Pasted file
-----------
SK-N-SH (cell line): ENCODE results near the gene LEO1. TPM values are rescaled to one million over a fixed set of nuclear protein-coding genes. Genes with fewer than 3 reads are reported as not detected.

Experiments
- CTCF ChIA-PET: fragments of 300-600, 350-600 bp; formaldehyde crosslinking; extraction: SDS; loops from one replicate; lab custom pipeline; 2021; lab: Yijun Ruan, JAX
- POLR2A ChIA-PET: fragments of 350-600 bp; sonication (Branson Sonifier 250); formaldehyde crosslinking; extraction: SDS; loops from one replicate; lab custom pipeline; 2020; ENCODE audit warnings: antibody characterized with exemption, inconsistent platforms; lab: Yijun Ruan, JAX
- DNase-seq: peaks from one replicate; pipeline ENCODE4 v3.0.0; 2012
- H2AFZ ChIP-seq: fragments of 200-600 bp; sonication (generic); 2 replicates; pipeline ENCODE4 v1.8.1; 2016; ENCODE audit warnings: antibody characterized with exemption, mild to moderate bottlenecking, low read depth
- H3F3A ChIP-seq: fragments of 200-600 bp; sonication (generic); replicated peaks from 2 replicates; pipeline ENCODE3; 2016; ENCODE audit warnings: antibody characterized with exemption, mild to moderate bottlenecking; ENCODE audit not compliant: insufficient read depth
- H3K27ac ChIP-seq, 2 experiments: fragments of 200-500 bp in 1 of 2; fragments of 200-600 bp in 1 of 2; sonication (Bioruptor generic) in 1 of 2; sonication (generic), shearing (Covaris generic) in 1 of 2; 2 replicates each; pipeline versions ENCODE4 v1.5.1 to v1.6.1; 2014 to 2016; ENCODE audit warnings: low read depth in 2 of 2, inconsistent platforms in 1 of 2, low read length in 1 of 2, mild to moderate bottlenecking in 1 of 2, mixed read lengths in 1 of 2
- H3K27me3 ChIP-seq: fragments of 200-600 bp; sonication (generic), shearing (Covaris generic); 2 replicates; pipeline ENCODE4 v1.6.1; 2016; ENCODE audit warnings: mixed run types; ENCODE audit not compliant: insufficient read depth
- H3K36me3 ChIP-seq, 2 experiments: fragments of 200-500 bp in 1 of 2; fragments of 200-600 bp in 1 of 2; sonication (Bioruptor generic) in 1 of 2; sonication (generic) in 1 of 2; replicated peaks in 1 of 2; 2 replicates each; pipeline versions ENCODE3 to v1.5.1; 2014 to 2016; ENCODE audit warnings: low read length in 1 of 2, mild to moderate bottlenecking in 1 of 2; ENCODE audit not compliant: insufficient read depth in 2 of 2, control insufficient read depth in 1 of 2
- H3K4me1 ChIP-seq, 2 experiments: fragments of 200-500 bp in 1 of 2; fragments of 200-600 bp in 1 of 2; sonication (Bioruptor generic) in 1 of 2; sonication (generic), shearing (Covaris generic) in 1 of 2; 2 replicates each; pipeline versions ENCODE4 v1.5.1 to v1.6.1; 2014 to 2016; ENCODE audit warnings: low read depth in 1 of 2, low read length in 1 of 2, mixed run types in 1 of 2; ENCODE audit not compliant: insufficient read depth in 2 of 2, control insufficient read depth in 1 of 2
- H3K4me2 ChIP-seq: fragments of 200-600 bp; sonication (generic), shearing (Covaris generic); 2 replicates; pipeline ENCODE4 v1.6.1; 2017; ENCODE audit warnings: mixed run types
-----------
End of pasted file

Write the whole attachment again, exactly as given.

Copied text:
SK-N-SH (cell line): ENCODE results near the gene LEO1. TPM values are rescaled to one million over a fixed set of nuclear protein-coding genes. Genes with fewer than 3 reads are reported as not detected.

Experiments
- CTCF ChIA-PET: fragments of 300-600, 350-600 bp; formaldehyde crosslinking; extraction: SDS; loops from one replicate; lab custom pipeline; 2021; lab: Yijun Ruan, JAX
- POLR2A ChIA-PET: fragments of 350-600 bp; sonication (Branson Sonifier 250); formaldehyde crosslinking; extraction: SDS; loops from one replicate; lab custom pipeline; 2020; ENCODE audit warnings: antibody characterized with exemption, inconsistent platforms; lab: Yijun Ruan, JAX
- DNase-seq: peaks from one replicate; pipeline ENCODE4 v3.0.0; 2012
- H2AFZ ChIP-seq: fragments of 200-600 bp; sonication (generic); 2 replicates; pipeline ENCODE4 v1.8.1; 2016; ENCODE audit warnings: antibody characterized with exemption, mild to moderate bottlenecking, low read depth
- H3F3A ChIP-seq: fragments of 200-600 bp; sonication (generic); replicated peaks from 2 replicates; pipeline ENCODE3; 2016; ENCODE audit warnings: antibody characterized with exemption, mild to moderate bottlenecking; ENCODE audit not compliant: insufficient read depth
- H3K27ac ChIP-seq, 2 experiments: fragments of 200-500 bp in 1 of 2; fragments of 200-600 bp in 1 of 2; sonication (Bioruptor generic) in 1 of 2; sonication (generic), shearing (Covaris generic) in 1 of 2; 2 replicates each; pipeline versions ENCODE4 v1.5.1 to v1.6.1; 2014 to 2016; ENCODE audit warnings: low read depth in 2 of 2, inconsistent platforms in 1 of 2, low read length in 1 of 2, mild to moderate bottlenecking in 1 of 2, mixed read lengths in 1 of 2
- H3K27me3 ChIP-seq: fragments of 200-600 bp; sonication (generic), shearing (Covaris generic); 2 replicates; pipeline ENCODE4 v1.6.1; 2016; ENCODE audit warnings: mixed run types; ENCODE audit not compliant: insufficient read depth
- H3K36me3 ChIP-seq, 2 experiments: fragments of 200-500 bp in 1 of 2; fragments of 200-600 bp in 1 of 2; sonication (Bioruptor generic) in 1 of 2; sonication (generic) in 1 of 2; replicated peaks in 1 of 2; 2 replicates each; pipeline versions ENCODE3 to v1.5.1; 2014 to 2016; ENCODE audit warnings: low read length in 1 of 2, mild to moderate bottlenecking in 1 of 2; ENCODE audit not compliant: insufficient read depth in 2 of 2, control insufficient read depth in 1 of 2
- H3K4me1 ChIP-seq, 2 experiments: fragments of 200-500 bp in 1 of 2; fragments of 200-600 bp in 1 of 2; sonication (Bioruptor generic) in 1 of 2; sonication (generic), shearing (Covaris generic) in 1 of 2; 2 replicates each; pipeline versions ENCODE4 v1.5.1 to v1.6.1; 2014 to 2016; ENCODE audit warnings: low read depth in 1 of 2, low read length in 1 of 2, mixed run types in 1 of 2; ENCODE audit not compliant: insufficient read depth in 2 of 2, control insufficient read depth in 1 of 2
- H3K4me2 ChIP-seq: fragments of 200-600 bp; sonication (generic), shearing (Covaris generic); 2 replicates; pipeline ENCODE4 v1.6.1; 2017; ENCODE audit warnings: mixed run types